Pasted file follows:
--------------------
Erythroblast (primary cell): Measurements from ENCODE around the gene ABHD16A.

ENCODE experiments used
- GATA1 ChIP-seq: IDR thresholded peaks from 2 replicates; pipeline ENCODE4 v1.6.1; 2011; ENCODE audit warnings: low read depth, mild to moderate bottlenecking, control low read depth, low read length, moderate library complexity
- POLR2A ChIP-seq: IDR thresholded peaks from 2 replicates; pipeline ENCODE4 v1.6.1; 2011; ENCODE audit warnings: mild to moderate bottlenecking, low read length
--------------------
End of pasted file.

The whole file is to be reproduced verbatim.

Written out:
Erythroblast (primary cell): Measurements from ENCODE around the gene ABHD16A.

ENCODE experiments used
- GATA1 ChIP-seq: IDR thresholded peaks from 2 replicates; pipeline ENCODE4 v1.6.1; 2011; ENCODE audit warnings: low read depth, mild to moderate bottlenecking, control low read depth, low read length, moderate library complexity
- POLR2A ChIP-seq: IDR thresholded peaks from 2 replicates; pipeline ENCODE4 v1.6.1; 2011; ENCODE audit warnings: mild to moderate bottlenecking, low read length